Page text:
Talon Outdoor and other OOH specialist firms could play role in using the ‘third space’ in war on fake news
The December general election has re-ignited debate about how political campaigns are played out digitally. The funds invested by main parties into targeted online adverts on social media remains uncertain, and there has been widespread controversy over misleading information and fake news being allowed to go viral.
Yet, social media is not alone as a newer and effective medium of reaching people in the UK. Out-of-home media [OOH] is the fastest growing traditional medium in the country, with everyone exposed to it in some form when leaving their home.
Nick Mawditt, a managing partner of Talon Outdoor, a London based media specialist and significant player in the OOH agency sector, told The Parliamentary Review that the “impact of politics” coupled with “the rise of fake news and online brand safety” will only see OOH continue to grow as “branding and reassurance remain top priorities for businesses seeking to re-engage with audiences”.
Mawditt added: “Brands will seek out the channels best placed to deliver stronger messages. These include OOH with its broadcast reach appeal.”
The potential reach of OOH is unquestionably wide. What Talon does well as a firm is use data in the development of OOH campaigns to help make best use of the so-called ‘third space’, defined as the time people spend outside of the home and their workplace.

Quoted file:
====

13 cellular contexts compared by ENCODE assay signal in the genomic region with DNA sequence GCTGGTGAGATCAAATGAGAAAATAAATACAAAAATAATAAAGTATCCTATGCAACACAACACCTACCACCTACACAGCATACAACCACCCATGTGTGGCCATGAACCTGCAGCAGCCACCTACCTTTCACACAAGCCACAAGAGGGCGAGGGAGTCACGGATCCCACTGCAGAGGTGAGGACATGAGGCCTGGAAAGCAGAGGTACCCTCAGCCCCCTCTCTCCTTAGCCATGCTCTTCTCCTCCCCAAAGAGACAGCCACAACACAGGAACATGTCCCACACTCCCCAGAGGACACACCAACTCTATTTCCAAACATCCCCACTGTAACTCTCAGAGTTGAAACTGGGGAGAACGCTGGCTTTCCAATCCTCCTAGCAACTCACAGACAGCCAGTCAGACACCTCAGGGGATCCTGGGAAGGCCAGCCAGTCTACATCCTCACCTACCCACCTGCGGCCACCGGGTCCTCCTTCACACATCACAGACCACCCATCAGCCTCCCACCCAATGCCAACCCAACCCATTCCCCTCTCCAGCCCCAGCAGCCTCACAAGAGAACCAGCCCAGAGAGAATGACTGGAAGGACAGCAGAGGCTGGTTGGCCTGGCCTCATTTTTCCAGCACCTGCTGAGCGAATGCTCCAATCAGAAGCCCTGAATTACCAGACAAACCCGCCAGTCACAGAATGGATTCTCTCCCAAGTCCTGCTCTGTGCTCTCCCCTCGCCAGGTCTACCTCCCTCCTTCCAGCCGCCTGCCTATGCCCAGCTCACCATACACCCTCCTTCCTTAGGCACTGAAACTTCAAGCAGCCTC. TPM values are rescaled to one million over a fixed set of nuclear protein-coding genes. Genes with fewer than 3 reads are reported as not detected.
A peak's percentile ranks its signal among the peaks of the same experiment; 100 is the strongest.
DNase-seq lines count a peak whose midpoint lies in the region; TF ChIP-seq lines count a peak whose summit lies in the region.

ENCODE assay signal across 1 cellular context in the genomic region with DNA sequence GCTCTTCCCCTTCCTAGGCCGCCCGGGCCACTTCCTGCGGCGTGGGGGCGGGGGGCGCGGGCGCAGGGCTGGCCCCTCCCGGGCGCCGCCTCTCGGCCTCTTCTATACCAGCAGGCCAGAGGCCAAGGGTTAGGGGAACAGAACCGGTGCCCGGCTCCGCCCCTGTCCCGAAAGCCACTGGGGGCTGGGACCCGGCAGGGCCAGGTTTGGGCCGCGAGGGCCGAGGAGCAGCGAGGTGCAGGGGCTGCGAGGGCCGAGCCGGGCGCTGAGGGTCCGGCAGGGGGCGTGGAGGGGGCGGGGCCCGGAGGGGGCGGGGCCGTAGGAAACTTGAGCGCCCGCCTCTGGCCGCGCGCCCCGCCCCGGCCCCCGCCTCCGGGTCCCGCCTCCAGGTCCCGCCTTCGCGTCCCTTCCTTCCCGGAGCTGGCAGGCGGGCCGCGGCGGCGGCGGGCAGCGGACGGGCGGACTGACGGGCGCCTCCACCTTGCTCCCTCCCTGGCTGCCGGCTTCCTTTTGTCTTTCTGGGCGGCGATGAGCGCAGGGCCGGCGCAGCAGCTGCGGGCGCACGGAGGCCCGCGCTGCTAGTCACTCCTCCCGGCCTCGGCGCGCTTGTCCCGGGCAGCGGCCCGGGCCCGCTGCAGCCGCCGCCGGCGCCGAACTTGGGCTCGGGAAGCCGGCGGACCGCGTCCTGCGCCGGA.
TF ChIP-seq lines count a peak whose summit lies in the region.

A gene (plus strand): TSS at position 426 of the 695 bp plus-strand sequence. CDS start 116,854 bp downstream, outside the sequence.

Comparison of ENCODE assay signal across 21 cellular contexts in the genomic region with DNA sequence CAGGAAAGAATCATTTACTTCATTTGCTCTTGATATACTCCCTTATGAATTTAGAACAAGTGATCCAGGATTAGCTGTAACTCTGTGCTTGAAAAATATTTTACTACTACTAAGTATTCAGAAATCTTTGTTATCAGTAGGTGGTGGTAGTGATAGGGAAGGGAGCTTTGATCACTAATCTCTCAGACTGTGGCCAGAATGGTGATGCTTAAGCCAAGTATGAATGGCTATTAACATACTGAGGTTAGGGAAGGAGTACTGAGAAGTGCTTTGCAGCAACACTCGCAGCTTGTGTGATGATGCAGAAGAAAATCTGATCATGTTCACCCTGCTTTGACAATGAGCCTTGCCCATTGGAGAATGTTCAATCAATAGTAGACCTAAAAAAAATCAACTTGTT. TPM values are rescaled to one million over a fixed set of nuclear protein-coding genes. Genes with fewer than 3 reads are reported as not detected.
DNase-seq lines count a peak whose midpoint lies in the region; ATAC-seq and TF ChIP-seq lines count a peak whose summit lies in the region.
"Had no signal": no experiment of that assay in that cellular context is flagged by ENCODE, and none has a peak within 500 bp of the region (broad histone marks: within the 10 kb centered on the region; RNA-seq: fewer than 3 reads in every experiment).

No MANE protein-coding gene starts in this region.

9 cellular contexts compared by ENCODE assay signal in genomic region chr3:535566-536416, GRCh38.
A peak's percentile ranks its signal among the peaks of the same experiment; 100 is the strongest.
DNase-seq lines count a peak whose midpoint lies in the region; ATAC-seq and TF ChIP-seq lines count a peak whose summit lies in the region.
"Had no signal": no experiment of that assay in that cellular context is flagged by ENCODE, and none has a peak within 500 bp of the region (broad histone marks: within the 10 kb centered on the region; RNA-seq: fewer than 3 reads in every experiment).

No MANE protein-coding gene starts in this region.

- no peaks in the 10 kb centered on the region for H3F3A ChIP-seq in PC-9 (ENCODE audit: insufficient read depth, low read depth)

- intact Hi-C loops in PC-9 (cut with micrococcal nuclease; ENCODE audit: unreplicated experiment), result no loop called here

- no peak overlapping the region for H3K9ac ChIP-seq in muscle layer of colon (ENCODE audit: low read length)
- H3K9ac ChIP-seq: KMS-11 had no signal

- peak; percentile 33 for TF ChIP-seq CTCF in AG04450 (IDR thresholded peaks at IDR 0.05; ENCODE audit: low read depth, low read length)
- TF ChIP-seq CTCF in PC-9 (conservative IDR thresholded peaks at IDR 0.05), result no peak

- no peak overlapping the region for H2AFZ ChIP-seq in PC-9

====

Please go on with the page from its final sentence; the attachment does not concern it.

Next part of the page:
Talon’s campaigns make use of an Ada data programme which creates insights into the behaviour of individuals, such as how they travel and also how to effectively reach and engage with them whilst they are on-the-go.
Using Ada, Talon can determine how to best target them with particular messages during their everyday journeys, evaluating thousands of potential advertising locations and then prioritising them according to their ability to most effectively reach the specific target audiences.
This data-led approach to planning campaigns enables Talon identify the very best sites for campaigns. Using such a strategy to help launch a recent Virgin Media ‘Ultimate Oomph’ advertising campaign, Talon was able to ensure that share of mind was on a par with Sky, despite Sky spending ten times more on its own campaign.
Given OOH’s enormous potential, there is reason to believe that the medium can be deployed to help combat fake news in itself. Indeed, it has been used in exactly this way before.
In February 2017 over in the US, the New York Times ran a branded campaign against alternative facts, part of which included an OOH purchase in New York in the shape of a billboard emblazoned with the caption: “Truth. It’s more important now than ever.”
With the proliferation of fake news, the potential of OOH can certainly allow for turning the tables and reaching out to people to advise against the spreading of misleading information and raise awareness of the importance of truth. The impact could well end up being far more telling than the 'alternative facts' that worm their way into peoples minds from one of the many corners of social media.
Should such opportunities arise, it will only create further chances for industry giants like Talon to strengthen their hand further and benefit.